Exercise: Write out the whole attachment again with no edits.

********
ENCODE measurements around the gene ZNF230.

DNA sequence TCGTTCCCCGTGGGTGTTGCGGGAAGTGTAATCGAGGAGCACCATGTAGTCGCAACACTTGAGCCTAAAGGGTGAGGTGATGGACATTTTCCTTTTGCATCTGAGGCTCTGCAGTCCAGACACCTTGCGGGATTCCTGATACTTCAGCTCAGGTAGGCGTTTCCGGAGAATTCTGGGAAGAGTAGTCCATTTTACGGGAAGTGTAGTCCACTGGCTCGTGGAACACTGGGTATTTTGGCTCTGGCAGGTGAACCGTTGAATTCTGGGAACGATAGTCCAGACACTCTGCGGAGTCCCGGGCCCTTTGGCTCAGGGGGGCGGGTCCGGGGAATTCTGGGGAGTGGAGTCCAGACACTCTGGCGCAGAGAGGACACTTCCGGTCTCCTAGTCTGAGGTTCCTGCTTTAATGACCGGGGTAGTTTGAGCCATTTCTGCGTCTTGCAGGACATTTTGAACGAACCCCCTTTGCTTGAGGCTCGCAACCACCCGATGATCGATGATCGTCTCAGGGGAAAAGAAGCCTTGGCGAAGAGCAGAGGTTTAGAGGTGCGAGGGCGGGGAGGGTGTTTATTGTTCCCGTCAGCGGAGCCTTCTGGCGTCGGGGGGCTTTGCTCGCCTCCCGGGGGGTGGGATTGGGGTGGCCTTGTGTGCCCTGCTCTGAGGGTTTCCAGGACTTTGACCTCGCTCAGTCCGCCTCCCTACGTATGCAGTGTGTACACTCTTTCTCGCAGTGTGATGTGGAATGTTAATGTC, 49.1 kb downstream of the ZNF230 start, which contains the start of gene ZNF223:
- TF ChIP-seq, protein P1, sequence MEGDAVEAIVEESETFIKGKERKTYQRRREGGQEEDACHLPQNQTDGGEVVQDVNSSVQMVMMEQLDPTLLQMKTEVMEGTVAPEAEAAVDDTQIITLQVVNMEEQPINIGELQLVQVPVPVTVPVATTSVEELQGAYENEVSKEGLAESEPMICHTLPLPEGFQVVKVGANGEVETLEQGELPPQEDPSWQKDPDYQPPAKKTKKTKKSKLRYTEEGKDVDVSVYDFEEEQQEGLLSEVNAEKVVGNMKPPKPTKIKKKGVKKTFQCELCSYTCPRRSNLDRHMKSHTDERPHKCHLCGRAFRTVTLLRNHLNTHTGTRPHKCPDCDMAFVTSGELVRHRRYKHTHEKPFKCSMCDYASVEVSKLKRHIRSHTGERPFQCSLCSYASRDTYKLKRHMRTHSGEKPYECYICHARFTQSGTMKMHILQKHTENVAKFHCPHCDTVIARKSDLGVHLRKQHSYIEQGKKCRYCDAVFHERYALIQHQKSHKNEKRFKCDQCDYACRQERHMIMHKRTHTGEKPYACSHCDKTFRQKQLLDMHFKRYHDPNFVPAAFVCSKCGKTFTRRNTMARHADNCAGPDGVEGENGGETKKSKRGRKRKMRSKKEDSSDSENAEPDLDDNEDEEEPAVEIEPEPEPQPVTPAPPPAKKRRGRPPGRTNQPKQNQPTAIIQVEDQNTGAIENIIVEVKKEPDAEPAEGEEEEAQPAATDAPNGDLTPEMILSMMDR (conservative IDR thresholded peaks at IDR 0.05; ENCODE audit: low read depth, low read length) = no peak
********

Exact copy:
ENCODE measurements around the gene ZNF230.

DNA sequence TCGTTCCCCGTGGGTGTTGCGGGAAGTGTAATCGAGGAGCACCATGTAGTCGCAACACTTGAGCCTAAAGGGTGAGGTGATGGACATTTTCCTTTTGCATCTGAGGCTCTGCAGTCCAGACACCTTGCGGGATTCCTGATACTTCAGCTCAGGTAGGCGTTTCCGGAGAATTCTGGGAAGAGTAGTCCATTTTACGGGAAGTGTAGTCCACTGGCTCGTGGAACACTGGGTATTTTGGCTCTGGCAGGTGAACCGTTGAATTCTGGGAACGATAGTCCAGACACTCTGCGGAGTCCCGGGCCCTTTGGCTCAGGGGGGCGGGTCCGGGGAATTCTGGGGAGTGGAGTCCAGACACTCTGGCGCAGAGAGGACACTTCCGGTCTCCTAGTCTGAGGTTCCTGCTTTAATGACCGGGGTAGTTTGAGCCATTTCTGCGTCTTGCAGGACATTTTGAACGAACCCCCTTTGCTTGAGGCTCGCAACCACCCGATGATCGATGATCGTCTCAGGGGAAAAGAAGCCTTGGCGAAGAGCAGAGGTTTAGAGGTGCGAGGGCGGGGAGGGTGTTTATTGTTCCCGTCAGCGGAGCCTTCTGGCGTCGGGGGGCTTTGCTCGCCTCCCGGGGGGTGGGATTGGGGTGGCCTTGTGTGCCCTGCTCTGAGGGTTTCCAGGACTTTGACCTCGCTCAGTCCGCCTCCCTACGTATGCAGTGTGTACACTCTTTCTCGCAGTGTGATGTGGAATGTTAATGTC, 49.1 kb downstream of the ZNF230 start, which contains the start of gene ZNF223:
- TF ChIP-seq, protein P1, sequence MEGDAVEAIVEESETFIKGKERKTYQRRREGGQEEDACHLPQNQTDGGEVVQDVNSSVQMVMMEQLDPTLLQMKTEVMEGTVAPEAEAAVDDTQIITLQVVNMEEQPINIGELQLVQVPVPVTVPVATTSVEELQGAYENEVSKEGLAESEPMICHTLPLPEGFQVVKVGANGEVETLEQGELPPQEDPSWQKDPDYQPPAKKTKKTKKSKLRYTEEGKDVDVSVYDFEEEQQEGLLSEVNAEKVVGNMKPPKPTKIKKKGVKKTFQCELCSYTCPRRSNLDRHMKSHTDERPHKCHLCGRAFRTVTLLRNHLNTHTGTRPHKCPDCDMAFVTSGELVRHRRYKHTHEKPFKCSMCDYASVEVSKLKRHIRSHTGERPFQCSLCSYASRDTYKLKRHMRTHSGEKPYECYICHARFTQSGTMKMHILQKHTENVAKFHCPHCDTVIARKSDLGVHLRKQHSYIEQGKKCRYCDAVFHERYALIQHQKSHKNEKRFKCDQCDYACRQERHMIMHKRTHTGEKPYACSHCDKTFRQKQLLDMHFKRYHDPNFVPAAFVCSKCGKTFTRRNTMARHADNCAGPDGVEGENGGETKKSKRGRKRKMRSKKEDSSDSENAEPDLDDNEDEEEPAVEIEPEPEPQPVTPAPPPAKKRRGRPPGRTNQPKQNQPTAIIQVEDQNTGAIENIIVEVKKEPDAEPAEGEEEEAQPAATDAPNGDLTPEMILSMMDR (conservative IDR thresholded peaks at IDR 0.05; ENCODE audit: low read depth, low read length) = no peak